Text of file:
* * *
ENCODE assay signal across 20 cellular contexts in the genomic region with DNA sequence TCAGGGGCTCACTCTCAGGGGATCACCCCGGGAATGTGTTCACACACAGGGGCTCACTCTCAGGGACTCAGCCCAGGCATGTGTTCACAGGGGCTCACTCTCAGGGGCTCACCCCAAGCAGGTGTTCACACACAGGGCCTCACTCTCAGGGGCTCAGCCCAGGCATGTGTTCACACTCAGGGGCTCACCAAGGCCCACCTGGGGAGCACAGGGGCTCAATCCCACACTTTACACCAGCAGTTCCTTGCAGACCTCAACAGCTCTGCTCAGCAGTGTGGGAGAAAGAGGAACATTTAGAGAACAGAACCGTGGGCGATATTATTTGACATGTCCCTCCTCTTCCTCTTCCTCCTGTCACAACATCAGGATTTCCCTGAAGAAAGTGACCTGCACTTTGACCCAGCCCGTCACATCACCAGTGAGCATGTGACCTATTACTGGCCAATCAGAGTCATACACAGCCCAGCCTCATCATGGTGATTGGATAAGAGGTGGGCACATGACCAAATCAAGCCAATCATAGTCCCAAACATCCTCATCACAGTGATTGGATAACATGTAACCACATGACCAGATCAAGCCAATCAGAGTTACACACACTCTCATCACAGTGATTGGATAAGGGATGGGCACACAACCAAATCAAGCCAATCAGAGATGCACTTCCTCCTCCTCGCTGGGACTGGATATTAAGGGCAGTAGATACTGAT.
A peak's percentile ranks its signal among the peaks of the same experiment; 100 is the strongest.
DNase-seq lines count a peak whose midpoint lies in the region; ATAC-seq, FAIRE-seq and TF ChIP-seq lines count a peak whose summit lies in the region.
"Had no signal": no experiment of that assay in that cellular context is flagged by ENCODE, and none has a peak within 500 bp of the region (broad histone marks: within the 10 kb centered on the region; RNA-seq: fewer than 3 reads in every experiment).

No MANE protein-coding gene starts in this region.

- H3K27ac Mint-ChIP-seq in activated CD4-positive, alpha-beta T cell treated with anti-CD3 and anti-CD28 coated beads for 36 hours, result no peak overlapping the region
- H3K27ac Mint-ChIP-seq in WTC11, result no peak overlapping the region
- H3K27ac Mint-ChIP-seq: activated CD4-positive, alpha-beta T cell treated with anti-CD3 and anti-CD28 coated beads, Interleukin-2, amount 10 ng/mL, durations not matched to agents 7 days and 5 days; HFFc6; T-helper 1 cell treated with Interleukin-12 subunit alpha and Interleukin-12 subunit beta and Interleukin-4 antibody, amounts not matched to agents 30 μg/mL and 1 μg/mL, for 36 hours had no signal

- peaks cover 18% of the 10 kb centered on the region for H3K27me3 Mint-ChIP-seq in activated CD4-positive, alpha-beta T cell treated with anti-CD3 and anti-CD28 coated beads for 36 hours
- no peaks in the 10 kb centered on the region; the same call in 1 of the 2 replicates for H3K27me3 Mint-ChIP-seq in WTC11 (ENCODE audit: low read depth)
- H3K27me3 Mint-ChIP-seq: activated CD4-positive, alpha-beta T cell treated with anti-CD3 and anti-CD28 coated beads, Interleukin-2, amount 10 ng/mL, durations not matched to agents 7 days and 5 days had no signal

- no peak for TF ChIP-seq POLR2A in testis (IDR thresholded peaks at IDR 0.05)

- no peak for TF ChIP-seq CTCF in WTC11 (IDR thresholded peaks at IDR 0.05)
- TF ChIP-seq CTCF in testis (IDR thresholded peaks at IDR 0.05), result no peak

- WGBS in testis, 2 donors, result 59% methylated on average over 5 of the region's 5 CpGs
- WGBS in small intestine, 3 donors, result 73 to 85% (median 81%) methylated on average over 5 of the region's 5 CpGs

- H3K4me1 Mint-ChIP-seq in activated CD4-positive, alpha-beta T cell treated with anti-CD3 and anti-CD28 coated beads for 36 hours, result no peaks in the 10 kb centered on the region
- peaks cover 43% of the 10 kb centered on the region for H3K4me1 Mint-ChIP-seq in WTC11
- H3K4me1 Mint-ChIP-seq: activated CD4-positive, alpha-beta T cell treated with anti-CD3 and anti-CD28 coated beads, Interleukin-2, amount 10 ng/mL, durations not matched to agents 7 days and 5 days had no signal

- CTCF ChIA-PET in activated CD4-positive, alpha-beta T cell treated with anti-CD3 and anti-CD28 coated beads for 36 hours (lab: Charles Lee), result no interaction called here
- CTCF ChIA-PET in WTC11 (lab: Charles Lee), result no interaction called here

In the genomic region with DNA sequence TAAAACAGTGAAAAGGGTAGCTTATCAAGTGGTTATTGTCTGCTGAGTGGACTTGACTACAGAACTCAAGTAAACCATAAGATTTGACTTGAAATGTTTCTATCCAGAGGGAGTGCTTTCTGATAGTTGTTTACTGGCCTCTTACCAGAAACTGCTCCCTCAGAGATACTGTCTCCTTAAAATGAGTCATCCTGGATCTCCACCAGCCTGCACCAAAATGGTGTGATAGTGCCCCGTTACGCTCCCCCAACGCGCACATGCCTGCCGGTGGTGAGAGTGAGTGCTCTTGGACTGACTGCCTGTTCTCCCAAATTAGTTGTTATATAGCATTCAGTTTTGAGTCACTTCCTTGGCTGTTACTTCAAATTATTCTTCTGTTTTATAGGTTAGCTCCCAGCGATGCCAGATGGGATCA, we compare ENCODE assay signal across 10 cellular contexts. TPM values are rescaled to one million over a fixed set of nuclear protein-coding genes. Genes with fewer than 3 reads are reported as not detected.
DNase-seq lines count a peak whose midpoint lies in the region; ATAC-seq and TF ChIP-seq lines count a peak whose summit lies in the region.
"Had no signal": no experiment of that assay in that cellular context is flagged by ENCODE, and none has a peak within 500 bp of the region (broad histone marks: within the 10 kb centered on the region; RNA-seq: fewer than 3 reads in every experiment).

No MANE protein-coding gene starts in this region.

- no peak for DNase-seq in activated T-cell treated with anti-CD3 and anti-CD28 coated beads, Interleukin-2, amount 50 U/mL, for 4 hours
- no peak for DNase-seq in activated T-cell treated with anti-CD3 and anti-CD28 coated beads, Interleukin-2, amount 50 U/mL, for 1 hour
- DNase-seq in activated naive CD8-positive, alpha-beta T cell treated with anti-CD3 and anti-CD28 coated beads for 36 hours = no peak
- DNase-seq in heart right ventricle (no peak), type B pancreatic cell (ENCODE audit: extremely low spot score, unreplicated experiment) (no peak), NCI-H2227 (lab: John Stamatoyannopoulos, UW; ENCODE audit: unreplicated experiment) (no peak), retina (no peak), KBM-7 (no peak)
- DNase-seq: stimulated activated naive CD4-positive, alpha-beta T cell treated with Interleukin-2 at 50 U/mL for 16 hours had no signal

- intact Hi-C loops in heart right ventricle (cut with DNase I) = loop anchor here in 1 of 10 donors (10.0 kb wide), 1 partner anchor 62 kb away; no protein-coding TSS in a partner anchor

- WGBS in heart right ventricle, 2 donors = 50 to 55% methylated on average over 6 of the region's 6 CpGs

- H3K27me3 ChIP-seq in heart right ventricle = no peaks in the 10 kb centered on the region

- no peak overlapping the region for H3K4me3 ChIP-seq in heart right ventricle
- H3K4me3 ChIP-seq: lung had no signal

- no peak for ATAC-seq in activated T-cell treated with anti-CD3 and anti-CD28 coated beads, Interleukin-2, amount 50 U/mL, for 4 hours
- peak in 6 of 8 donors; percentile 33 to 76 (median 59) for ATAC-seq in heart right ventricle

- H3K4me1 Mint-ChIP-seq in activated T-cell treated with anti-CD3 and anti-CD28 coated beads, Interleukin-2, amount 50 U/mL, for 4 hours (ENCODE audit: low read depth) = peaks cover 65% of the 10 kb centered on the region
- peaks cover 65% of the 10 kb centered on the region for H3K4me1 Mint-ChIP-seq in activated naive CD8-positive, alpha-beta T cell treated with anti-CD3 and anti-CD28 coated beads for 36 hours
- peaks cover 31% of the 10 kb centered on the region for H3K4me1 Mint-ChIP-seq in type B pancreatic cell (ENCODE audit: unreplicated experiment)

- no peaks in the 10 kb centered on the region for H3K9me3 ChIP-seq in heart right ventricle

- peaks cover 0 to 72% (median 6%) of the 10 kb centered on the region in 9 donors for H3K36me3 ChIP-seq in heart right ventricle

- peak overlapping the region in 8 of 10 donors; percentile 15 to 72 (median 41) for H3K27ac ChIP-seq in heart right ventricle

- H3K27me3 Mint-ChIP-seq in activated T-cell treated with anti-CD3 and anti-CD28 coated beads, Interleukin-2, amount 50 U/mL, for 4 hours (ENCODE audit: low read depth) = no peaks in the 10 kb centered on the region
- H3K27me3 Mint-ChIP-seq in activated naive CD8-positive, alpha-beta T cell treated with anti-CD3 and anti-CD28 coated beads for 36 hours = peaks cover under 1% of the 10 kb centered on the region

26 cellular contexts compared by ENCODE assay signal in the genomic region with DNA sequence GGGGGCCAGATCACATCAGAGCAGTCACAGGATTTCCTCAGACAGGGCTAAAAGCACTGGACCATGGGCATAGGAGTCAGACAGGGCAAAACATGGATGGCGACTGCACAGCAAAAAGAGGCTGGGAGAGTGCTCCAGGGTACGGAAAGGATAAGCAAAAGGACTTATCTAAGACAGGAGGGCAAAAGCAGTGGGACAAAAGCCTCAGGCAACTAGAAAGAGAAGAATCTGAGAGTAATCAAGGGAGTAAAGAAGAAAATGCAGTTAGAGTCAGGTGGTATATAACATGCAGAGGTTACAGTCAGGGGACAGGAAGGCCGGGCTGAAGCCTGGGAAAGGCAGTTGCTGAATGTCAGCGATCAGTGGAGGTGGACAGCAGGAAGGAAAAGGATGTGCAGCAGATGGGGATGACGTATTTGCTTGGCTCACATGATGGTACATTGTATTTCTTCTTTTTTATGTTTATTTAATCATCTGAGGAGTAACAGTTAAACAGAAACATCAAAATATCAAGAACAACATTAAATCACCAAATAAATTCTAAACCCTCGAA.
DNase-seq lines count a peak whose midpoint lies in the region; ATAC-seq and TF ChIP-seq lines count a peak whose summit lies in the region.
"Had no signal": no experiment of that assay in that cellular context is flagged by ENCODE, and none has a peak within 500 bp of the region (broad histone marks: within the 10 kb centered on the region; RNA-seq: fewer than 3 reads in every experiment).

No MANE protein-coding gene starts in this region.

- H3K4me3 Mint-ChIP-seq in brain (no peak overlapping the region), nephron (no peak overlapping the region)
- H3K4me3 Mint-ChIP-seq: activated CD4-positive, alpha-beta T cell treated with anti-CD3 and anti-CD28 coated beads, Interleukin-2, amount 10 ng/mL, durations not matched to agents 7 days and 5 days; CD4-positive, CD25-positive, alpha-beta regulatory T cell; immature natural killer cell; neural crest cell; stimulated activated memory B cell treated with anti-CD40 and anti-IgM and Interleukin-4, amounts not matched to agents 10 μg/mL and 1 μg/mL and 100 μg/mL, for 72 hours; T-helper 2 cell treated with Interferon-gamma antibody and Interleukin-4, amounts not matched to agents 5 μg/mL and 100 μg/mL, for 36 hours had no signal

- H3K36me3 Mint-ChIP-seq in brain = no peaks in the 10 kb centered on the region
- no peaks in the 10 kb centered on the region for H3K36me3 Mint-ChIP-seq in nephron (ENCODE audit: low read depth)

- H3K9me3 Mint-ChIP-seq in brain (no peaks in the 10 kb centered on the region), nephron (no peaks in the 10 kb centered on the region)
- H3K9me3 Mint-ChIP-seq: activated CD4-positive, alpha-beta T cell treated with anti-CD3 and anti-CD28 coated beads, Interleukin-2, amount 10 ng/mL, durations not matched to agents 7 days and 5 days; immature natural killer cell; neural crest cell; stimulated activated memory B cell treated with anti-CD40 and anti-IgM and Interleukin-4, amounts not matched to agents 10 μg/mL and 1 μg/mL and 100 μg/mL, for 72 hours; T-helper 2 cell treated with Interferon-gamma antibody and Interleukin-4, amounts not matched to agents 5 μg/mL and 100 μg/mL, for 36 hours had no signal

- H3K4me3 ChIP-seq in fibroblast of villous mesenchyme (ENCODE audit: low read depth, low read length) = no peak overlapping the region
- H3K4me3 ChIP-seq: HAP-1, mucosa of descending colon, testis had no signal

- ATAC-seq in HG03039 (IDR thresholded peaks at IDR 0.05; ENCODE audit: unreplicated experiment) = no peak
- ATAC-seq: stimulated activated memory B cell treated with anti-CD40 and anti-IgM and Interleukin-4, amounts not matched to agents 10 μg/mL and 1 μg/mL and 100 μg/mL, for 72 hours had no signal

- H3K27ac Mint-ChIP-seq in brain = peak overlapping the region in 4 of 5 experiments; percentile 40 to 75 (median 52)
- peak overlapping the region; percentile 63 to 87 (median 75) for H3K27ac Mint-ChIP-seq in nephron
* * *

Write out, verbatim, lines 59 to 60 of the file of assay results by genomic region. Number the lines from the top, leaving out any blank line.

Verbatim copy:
- ATAC-seq: stimulated activated memory B cell treated with anti-CD40 and anti-IgM and Interleukin-4, amounts not matched to agents 10 μg/mL and 1 μg/mL and 100 μg/mL, for 72 hours had no signal

- H3K27ac Mint-ChIP-seq in brain = peak overlapping the region in 4 of 5 experiments; percentile 40 to 75 (median 52)